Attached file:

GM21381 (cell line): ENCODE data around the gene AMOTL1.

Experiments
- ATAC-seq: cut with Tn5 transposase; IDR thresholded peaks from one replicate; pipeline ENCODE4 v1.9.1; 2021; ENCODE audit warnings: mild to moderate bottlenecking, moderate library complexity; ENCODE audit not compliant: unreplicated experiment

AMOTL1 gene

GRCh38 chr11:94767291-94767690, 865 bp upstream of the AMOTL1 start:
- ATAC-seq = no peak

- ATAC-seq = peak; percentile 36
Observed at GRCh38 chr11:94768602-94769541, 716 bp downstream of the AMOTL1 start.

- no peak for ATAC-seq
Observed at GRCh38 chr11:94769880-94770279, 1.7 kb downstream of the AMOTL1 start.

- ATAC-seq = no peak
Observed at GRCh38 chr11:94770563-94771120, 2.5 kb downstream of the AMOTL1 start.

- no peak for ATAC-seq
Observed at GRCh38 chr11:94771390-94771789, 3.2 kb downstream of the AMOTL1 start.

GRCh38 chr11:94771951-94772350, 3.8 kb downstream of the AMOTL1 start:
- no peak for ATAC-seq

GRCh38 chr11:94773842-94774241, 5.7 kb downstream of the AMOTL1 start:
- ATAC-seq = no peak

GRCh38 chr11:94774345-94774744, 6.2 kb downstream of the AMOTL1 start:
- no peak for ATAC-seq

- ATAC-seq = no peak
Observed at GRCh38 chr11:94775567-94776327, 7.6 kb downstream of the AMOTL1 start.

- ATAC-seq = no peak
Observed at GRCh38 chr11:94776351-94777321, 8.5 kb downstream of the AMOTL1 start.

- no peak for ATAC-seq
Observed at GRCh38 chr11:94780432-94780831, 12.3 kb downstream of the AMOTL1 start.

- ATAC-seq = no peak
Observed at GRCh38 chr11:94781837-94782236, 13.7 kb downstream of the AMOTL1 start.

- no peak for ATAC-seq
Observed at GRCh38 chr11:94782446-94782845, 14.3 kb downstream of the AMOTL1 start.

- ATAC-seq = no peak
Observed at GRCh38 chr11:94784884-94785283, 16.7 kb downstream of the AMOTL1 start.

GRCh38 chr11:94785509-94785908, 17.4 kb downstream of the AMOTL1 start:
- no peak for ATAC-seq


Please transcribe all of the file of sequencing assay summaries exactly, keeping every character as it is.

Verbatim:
GM21381 (cell line): ENCODE data around the gene AMOTL1.

Experiments
- ATAC-seq: cut with Tn5 transposase; IDR thresholded peaks from one replicate; pipeline ENCODE4 v1.9.1; 2021; ENCODE audit warnings: mild to moderate bottlenecking, moderate library complexity; ENCODE audit not compliant: unreplicated experiment

AMOTL1 gene

GRCh38 chr11:94767291-94767690, 865 bp upstream of the AMOTL1 start:
- ATAC-seq = no peak

- ATAC-seq = peak; percentile 36
Observed at GRCh38 chr11:94768602-94769541, 716 bp downstream of the AMOTL1 start.

- no peak for ATAC-seq
Observed at GRCh38 chr11:94769880-94770279, 1.7 kb downstream of the AMOTL1 start.

- ATAC-seq = no peak
Observed at GRCh38 chr11:94770563-94771120, 2.5 kb downstream of the AMOTL1 start.

- no peak for ATAC-seq
Observed at GRCh38 chr11:94771390-94771789, 3.2 kb downstream of the AMOTL1 start.

GRCh38 chr11:94771951-94772350, 3.8 kb downstream of the AMOTL1 start:
- no peak for ATAC-seq

GRCh38 chr11:94773842-94774241, 5.7 kb downstream of the AMOTL1 start:
- ATAC-seq = no peak

GRCh38 chr11:94774345-94774744, 6.2 kb downstream of the AMOTL1 start:
- no peak for ATAC-seq

- ATAC-seq = no peak
Observed at GRCh38 chr11:94775567-94776327, 7.6 kb downstream of the AMOTL1 start.

- ATAC-seq = no peak
Observed at GRCh38 chr11:94776351-94777321, 8.5 kb downstream of the AMOTL1 start.

- no peak for ATAC-seq
Observed at GRCh38 chr11:94780432-94780831, 12.3 kb downstream of the AMOTL1 start.

- ATAC-seq = no peak
Observed at GRCh38 chr11:94781837-94782236, 13.7 kb downstream of the AMOTL1 start.

- no peak for ATAC-seq
Observed at GRCh38 chr11:94782446-94782845, 14.3 kb downstream of the AMOTL1 start.

- ATAC-seq = no peak
Observed at GRCh38 chr11:94784884-94785283, 16.7 kb downstream of the AMOTL1 start.

GRCh38 chr11:94785509-94785908, 17.4 kb downstream of the AMOTL1 start:
- no peak for ATAC-seq